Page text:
Africa cellphone market to surpass 500 million users

Africa will soon pass 500 million cellphone users by the end of this year.

The African mobile market exceeded half a billion subscribers during the third quarter of this year, hitting about 506 million at the end of September, according to a research from AfricaCom DailyNews.

The research which was conducted by Informa Telecoms and Media, one of the orgernisers of the ongoing AfricaCom conference in Cape Town, South Africa, said the milestone coincided with the 25th anniversary of mobile telephony in African continent; the first African mobile network went live in 1985 in Tunisia.

LEADERSHIP gathered at the conference that at the end of the first quarter of this year, GSM subscribers in the continent accounted for 10 pre cent of the global subscriber base, with penetration still very low, though it increased by 18 per cent in the first quarter of this year.

It was also gathered that GSM penetration rate in Africa stood at 48.35 per cent at the end of September, and some African markets have since passed saturation point.

“But penetration in other markets is still less than five per cent, and penetration below ten per cent is typical for rural areas,” AfricaCom Daily News reported.

According to the report, over the five years, the strongest growth rates in mobile subscription are expected to be recorded mainly in East and Central African markets, adding that Ethiopia, Democratic Republic of Congo, Eritrea and Madagascar are expected to witness increase by more than 100 per cent in 2015.

“Although, the rate of growth in mobile subscription in Africa will be slow as markets mature, the continent continues to offer great opportunities for investors in the voice segment in under penetrated market and also in the non-voice segment with mobile broadband and mobile money services taking off,” said Thecla Mbongue, Johannesburg-based senior analyst at Informa and Telecom Media.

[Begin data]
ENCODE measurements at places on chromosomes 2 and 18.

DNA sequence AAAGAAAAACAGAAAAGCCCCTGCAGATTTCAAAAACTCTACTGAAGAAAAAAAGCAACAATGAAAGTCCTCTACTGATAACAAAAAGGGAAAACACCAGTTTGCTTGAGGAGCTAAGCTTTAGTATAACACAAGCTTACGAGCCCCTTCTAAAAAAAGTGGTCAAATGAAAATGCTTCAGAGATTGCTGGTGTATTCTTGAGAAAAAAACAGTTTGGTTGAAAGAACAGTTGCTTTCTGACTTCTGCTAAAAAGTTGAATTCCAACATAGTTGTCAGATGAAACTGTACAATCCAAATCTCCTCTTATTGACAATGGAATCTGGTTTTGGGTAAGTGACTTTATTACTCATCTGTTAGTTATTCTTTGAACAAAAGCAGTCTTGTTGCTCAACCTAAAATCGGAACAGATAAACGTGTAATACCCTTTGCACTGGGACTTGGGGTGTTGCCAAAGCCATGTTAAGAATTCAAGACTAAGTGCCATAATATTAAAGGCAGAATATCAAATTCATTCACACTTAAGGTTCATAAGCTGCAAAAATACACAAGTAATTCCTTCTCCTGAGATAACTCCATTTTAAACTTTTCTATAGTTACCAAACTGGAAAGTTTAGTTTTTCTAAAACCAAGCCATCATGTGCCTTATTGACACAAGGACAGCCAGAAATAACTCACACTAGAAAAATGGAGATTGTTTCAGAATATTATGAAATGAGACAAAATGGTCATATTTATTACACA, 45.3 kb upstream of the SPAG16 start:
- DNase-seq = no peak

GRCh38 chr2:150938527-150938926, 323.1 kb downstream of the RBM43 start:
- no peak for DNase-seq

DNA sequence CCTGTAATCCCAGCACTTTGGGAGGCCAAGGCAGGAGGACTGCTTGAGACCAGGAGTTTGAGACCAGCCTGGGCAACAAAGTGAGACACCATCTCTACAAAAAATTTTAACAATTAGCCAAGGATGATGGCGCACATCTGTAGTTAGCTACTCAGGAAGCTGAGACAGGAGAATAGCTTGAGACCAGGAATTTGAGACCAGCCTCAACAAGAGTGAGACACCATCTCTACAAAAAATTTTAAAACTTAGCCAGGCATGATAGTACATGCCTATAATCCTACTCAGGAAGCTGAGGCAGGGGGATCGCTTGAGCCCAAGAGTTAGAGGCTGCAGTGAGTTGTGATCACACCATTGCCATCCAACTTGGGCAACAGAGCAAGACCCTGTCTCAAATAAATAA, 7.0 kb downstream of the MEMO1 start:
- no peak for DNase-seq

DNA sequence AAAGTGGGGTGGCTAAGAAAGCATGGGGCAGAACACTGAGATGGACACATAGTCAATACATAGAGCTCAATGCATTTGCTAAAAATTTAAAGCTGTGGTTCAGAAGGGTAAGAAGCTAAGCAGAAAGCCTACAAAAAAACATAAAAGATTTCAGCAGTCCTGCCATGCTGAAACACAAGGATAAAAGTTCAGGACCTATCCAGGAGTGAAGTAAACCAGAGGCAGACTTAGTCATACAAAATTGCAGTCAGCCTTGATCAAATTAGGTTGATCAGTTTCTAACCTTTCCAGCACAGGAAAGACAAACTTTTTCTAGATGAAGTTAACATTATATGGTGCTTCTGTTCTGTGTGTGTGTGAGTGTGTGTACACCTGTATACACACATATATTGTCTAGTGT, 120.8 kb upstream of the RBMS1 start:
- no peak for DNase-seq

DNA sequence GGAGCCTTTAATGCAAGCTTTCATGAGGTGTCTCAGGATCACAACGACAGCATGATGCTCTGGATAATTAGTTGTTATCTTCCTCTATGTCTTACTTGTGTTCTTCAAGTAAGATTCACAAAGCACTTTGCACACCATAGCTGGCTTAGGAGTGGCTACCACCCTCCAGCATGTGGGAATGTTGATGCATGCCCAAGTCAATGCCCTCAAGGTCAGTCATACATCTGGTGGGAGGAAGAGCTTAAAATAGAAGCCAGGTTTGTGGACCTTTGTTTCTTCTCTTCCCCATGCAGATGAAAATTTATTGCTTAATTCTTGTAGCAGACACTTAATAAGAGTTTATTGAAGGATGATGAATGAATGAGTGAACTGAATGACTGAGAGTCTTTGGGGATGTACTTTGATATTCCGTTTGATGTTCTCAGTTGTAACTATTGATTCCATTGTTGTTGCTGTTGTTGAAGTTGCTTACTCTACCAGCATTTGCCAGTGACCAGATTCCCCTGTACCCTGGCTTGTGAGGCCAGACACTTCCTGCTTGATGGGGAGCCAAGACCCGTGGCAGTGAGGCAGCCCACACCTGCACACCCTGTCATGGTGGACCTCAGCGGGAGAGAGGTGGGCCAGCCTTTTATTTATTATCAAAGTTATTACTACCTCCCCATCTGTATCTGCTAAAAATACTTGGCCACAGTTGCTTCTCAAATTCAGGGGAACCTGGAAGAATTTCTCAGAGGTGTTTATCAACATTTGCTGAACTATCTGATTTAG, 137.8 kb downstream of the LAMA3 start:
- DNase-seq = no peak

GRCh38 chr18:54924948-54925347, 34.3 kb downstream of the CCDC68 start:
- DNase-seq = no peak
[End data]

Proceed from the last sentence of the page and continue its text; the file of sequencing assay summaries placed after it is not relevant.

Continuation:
According to findings, the landing of a series of new submarine cables on both the East and West coasts of Africa over the past 18 months has given the continent a good level of international connectivity for the first time, and has greatly expanded the opportunities for data services.

It further stated that an increase in data services would cause a bottleneck in terrestrial backhaul networks and that these networks needed to improve if connectivity was going to be made available to more African, particularly those in the rural rears.

” By 2015, there will be 265 million mobile broadband subscription in Africa, a huge increase from the current figure of about 12 million and accounting for 31.5 per cent of the total of 842 million mobile subscriptions that the continent will have in five years’ time Mbongue said, adding: “There will be almost 360 million users of mobile-money services on the continent by 2014.”

The research further showed that with household broadband in penetration in Africa at just 2.5 per cent, the opportunities for mobile data access services on the continent are significant.

Cellular networks offer a number of advantages over alternative solutions:

  • increased capacity
  • reduced power use
  • larger coverage area
  • reduced interference from other signals

With such a huge growing market, the demand will be there for investments by local and foreign firms, which is a great jobs opportunity especially in Africa’s technology and telecommunications sector.  I’m sure investors will be getting the message loud and clear about the unique opportunity that this situation presents to them, both in the medium and long term.

Africa’s total mobile phone connections versus market penetration

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